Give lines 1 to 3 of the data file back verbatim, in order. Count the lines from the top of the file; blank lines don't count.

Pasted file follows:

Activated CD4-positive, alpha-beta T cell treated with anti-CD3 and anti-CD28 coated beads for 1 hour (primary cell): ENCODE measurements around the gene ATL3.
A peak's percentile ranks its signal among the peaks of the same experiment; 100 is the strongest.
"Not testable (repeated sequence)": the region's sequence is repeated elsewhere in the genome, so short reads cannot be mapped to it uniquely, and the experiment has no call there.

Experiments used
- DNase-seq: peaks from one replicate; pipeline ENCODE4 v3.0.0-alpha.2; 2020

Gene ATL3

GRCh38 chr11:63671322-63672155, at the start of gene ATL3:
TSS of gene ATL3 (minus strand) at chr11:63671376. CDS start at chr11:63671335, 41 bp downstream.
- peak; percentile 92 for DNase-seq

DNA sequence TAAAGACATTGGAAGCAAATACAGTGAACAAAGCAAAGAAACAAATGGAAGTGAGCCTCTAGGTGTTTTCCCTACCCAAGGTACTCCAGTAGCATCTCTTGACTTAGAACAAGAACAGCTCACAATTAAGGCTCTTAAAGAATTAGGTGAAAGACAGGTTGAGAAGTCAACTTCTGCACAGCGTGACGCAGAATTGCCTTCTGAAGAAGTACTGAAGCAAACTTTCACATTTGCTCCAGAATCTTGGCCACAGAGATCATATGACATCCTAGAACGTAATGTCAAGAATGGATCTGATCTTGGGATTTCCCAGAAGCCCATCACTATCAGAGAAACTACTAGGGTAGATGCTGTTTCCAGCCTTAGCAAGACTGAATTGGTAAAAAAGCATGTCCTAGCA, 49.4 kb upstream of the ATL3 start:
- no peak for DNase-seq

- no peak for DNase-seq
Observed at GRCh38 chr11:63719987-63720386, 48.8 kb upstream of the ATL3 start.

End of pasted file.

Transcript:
Activated CD4-positive, alpha-beta T cell treated with anti-CD3 and anti-CD28 coated beads for 1 hour (primary cell): ENCODE measurements around the gene ATL3.
A peak's percentile ranks its signal among the peaks of the same experiment; 100 is the strongest.
"Not testable (repeated sequence)": the region's sequence is repeated elsewhere in the genome, so short reads cannot be mapped to it uniquely, and the experiment has no call there.